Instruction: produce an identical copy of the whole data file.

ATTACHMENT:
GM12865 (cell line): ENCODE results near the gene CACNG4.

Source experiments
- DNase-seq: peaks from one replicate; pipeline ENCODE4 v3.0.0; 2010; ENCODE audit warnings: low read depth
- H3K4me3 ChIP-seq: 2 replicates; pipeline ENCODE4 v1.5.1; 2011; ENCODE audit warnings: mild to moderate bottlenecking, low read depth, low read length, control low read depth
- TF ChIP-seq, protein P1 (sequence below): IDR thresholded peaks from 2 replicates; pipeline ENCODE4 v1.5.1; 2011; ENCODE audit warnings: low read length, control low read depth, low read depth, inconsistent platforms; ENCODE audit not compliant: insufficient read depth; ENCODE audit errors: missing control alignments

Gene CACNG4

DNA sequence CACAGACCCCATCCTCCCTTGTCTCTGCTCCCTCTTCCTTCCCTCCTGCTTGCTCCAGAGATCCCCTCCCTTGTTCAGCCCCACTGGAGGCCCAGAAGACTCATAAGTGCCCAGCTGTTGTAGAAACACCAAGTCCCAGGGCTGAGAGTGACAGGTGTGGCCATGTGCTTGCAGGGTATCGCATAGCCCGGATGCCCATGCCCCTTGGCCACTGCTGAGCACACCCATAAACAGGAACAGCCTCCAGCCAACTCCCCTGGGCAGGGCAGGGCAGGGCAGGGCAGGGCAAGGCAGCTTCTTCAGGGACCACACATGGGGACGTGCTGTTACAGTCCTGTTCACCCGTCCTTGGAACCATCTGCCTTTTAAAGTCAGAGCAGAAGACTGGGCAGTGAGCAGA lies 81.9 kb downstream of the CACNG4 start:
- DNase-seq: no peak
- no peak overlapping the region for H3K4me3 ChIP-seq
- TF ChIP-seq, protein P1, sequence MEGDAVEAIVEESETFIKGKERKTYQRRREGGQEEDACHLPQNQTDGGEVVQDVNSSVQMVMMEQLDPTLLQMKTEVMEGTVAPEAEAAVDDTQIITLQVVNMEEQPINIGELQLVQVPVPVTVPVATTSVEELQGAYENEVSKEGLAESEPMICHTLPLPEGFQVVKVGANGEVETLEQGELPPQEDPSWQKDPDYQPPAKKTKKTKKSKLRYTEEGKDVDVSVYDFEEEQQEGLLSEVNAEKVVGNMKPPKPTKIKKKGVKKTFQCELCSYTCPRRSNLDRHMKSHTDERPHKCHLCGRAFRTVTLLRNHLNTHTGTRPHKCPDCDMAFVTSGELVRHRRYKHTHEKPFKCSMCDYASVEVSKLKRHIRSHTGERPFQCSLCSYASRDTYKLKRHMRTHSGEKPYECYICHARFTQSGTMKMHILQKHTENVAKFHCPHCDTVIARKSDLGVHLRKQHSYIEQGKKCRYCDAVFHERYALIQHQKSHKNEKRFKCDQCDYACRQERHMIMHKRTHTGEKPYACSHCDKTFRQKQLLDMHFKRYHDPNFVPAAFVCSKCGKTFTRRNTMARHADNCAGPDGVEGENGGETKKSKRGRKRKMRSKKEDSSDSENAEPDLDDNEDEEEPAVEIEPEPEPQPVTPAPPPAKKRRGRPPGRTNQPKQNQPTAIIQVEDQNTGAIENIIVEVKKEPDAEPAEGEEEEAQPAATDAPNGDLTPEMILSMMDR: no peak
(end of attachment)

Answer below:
GM12865 (cell line): ENCODE results near the gene CACNG4.

Source experiments
- DNase-seq: peaks from one replicate; pipeline ENCODE4 v3.0.0; 2010; ENCODE audit warnings: low read depth
- H3K4me3 ChIP-seq: 2 replicates; pipeline ENCODE4 v1.5.1; 2011; ENCODE audit warnings: mild to moderate bottlenecking, low read depth, low read length, control low read depth
- TF ChIP-seq, protein P1 (sequence below): IDR thresholded peaks from 2 replicates; pipeline ENCODE4 v1.5.1; 2011; ENCODE audit warnings: low read length, control low read depth, low read depth, inconsistent platforms; ENCODE audit not compliant: insufficient read depth; ENCODE audit errors: missing control alignments

Gene CACNG4

DNA sequence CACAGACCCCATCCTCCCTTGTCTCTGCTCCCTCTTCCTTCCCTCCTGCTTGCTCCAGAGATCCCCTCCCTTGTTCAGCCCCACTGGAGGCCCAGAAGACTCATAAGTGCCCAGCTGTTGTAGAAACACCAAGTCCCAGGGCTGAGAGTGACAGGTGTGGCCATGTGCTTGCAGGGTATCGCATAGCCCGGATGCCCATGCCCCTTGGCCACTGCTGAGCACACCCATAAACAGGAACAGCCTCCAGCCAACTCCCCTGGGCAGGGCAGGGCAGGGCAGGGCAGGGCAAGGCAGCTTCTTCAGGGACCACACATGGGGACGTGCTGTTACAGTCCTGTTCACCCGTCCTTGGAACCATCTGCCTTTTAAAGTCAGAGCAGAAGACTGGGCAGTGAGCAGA lies 81.9 kb downstream of the CACNG4 start:
- DNase-seq: no peak
- no peak overlapping the region for H3K4me3 ChIP-seq
- TF ChIP-seq, protein P1, sequence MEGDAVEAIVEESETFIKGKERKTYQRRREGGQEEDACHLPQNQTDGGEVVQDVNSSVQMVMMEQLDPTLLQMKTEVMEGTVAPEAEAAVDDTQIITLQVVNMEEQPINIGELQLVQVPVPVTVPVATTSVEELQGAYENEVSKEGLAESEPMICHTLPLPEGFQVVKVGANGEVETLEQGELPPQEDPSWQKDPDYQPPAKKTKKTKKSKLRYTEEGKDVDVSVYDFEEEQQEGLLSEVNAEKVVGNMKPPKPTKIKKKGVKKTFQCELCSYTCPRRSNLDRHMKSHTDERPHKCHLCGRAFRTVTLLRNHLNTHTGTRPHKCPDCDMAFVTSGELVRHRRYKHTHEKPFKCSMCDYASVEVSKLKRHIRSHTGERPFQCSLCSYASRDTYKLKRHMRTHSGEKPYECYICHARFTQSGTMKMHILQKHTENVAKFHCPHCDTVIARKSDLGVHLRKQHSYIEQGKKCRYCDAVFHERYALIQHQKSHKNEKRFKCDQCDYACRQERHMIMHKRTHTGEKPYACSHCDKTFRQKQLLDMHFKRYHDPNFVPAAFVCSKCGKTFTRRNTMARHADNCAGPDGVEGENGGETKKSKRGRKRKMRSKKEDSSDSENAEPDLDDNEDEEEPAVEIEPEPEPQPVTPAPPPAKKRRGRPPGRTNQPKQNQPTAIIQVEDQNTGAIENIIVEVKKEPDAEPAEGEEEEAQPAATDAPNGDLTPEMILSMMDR: no peak